Balance is usually the key to all things graphic design. It makes everything feel even, well laid out, and the eye knows what it’s looking at and where to go. Not only that, but some people may also feel it makes a project look more professional. So why is asymmetrical balance still a favorite of some graphic designers? If it feels so off-putting and potentially chaotic, how can someone make good use of it to diversify their art? Even though it might feel odd, asymmetrical balance is valuable.
Sometimes, a designer might feel like a project they’re working on needs something more. However, it’s often hard to tell what that “something” is. Does a color feel off? Is the font a little dull and perhaps needs some revamping? Maybe what the design actually needs is some asymmetrical balance.
What Is Asymmetrical Balance?
Asymmetrical balance is when a piece of art consists of different visual elements but still feels balanced. They could be similar but different components — like various boulders — or be entirely unmatching — like varying shapes. However, those rocks and shapes must find balance while still being opposing elements of the final project.
For example, imagine a white square with a black line dividing it in half. On either side of the line are an orange triangle and a purple circle. Those components don’t match, but putting them in certain places can balance them. They could sit on the left and right sides but in the same place — they still don’t match, but the equal placement balances them. Additionally, the triangle could be at the top middle left and the circle at the bottom middle right.
That kind of dynamic arrangement is very fitting for such differing elements. It breaks them up so things don’t look too chaotic while also mixing a design up more than usual. The key is taking two components that don’t necessarily go together or using white space to balance out what doesn’t match. Doing so creates an intriguing look in the composition — suddenly, things that don’t go together seemingly make up something very cohesive.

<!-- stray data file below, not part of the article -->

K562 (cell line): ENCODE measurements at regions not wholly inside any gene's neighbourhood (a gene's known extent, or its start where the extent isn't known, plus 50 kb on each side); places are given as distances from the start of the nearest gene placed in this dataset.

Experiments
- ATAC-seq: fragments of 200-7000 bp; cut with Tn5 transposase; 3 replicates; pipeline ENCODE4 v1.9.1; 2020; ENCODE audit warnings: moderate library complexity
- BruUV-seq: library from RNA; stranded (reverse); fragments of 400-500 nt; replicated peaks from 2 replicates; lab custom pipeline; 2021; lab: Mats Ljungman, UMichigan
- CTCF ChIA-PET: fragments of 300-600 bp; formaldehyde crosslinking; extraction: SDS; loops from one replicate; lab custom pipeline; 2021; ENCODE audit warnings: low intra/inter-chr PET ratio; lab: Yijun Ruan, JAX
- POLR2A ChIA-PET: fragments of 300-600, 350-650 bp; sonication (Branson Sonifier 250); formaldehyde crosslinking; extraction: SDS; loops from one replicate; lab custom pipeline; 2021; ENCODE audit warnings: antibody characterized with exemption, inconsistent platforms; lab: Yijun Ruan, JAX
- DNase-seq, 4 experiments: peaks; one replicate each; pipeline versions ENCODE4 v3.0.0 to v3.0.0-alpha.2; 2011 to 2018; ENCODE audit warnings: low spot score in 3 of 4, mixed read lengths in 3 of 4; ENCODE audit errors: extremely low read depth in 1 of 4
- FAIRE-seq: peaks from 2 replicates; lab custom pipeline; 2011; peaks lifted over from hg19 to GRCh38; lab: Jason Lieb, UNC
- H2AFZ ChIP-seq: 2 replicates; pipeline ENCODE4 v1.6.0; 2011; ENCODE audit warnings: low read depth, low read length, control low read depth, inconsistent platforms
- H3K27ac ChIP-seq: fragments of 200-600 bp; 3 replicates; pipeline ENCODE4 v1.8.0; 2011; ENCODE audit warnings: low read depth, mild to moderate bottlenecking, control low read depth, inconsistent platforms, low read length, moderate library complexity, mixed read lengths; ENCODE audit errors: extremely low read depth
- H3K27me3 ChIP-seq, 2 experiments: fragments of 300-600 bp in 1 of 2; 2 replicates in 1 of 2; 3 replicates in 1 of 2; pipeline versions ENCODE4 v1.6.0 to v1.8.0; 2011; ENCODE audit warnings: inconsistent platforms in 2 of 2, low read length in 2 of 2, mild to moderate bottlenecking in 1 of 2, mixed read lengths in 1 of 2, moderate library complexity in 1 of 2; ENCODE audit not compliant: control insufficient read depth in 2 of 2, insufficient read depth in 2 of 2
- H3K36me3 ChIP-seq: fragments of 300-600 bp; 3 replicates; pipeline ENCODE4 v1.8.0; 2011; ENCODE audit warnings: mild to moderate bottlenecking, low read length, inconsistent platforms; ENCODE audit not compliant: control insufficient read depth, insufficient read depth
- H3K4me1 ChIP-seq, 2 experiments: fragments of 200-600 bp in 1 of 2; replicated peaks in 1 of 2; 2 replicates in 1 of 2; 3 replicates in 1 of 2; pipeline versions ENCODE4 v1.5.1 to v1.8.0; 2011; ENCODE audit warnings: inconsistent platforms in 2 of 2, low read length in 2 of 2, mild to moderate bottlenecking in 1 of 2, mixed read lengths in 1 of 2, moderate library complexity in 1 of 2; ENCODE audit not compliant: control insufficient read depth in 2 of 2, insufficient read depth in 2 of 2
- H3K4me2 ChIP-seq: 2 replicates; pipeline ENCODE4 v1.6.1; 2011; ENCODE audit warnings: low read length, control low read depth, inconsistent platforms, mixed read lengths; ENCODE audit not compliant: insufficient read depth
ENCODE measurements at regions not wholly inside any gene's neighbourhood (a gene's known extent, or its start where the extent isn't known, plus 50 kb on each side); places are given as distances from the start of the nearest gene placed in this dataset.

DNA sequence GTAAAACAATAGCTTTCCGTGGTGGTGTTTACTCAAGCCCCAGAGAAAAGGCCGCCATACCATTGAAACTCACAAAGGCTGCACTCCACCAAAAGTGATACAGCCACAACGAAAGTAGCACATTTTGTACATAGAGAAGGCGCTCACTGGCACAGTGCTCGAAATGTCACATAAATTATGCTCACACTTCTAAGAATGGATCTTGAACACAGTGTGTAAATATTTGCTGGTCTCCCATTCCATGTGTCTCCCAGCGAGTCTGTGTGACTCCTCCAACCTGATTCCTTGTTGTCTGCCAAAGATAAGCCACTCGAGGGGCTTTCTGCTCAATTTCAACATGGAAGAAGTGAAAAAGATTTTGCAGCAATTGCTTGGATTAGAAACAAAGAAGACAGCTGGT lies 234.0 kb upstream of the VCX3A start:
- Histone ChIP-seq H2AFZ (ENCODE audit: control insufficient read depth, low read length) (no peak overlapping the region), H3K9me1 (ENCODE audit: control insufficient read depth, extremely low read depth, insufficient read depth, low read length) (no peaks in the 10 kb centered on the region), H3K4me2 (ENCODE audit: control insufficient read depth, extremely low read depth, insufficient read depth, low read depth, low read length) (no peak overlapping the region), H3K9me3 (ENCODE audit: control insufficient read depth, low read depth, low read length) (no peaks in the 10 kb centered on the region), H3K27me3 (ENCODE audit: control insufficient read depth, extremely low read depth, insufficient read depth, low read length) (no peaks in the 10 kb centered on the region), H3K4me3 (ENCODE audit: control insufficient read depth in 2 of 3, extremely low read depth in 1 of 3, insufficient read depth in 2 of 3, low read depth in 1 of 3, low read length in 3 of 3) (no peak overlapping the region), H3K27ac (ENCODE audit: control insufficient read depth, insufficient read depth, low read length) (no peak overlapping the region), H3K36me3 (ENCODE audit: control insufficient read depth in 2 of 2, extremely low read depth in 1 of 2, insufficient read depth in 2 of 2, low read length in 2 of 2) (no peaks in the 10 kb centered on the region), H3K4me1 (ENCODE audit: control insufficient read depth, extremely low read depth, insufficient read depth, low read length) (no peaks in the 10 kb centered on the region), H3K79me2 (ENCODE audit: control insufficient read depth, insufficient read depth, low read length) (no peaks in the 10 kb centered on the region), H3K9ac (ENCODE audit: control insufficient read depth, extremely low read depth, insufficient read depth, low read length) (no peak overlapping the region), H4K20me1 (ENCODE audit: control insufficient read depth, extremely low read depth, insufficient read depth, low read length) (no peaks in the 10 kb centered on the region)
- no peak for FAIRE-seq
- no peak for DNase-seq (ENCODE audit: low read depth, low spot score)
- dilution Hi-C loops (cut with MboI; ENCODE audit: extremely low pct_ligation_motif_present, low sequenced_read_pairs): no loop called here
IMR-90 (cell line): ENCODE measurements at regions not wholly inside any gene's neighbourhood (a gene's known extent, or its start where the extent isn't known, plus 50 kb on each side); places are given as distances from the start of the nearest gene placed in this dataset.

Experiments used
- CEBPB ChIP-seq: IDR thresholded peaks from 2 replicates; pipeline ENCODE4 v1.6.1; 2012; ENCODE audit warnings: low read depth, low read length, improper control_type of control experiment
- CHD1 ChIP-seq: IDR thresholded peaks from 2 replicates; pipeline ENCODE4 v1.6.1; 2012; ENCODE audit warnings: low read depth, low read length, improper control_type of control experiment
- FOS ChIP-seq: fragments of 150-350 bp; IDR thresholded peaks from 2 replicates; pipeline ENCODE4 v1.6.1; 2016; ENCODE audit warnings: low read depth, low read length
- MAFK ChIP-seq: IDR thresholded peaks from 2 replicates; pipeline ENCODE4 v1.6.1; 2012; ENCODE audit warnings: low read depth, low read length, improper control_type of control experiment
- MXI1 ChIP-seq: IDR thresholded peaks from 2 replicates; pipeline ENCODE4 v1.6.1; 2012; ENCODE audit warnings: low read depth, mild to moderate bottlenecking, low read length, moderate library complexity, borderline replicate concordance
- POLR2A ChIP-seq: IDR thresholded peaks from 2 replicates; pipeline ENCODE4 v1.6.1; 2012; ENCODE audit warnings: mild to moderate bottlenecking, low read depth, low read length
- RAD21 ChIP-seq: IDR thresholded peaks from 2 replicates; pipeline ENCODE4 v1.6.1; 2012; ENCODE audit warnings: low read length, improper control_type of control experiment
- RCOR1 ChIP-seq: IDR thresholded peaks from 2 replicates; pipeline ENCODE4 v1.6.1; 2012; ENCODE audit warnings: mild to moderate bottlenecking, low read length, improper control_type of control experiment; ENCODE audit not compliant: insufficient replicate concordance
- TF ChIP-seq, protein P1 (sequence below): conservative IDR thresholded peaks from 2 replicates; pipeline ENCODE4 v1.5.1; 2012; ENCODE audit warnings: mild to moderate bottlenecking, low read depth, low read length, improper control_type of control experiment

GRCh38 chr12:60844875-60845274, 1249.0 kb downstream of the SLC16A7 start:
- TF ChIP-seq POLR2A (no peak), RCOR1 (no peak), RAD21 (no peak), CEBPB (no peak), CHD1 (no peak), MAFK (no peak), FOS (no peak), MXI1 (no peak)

Why it Catches the Eye
The human brain loves to seek patterns, whether the user of the brain is aware of it or not. It comes from an old evolutionary habit that eventually became crucial for survival. When early humans were hunting for prey, they needed to be able to identify how many other predators they had to fight to survive. They then became good at picking out groups of four or less very well.
Additionally, pattern detection helped out when herds needed to navigate. They had to identify the way back if they were traveling down a path to gather food. Those who were good at recognizing the patterns around them so they could return to the group were the ones who survived. Repetitions in facial features, plants and sounds all helped people survive before they had protective shelters and clothing.
Thus, the human brain feels much more comfortable when it can see patterns — it formed that way. Mammal brains have a special feature called the neocortex, which is the outside layer. It takes up 80% of the brain’s weight because of all the folds it has. When humans were evolving, those with less-muscly jaws were the ones who lived because they had more room in their skulls for the neocortex, which helps recognize patterns. It actually formed around pattern-recognizing neurons that hover around 300 million in number.